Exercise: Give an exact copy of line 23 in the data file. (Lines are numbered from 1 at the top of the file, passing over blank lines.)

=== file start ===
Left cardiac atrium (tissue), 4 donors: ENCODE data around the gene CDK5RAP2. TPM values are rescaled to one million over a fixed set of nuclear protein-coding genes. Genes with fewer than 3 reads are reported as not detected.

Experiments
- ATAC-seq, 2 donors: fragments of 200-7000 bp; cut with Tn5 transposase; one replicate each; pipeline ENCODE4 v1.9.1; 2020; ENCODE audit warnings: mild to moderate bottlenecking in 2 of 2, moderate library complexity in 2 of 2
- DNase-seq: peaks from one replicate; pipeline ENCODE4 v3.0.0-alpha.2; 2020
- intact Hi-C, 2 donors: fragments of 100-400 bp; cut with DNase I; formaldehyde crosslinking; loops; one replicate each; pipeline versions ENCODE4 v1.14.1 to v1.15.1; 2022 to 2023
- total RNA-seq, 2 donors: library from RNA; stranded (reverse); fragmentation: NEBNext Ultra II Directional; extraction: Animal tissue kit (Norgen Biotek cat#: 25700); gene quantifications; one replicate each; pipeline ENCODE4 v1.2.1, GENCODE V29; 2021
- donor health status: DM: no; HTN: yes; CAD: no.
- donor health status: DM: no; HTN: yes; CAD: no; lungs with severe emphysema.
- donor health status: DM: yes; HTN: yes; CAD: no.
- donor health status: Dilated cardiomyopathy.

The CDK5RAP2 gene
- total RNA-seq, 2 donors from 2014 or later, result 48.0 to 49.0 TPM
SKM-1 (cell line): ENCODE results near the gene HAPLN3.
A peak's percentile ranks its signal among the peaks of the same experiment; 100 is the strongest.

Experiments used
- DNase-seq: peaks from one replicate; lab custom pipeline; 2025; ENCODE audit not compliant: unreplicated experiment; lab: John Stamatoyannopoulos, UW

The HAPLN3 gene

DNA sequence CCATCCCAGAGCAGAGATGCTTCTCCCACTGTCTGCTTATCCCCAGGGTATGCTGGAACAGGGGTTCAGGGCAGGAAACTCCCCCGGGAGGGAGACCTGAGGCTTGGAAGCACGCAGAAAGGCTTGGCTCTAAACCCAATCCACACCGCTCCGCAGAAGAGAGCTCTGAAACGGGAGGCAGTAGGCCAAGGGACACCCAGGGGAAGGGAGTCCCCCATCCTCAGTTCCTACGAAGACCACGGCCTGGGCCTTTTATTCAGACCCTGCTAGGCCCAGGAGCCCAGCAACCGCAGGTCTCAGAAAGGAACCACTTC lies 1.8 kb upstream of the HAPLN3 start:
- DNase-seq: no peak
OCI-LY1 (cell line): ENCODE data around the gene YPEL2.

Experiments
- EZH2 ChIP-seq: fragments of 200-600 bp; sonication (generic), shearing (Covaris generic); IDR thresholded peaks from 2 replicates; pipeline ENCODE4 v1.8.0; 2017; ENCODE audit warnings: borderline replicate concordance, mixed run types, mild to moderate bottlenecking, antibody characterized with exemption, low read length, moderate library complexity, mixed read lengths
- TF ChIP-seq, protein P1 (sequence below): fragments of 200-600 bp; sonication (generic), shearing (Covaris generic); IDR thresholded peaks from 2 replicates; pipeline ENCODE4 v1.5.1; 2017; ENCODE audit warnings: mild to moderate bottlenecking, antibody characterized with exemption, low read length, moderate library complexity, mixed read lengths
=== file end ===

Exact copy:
- TF ChIP-seq, protein P1 (sequence below): fragments of 200-600 bp; sonication (generic), shearing (Covaris generic); IDR thresholded peaks from 2 replicates; pipeline ENCODE4 v1.5.1; 2017; ENCODE audit warnings: mild to moderate bottlenecking, antibody characterized with exemption, low read length, moderate library complexity, mixed read lengths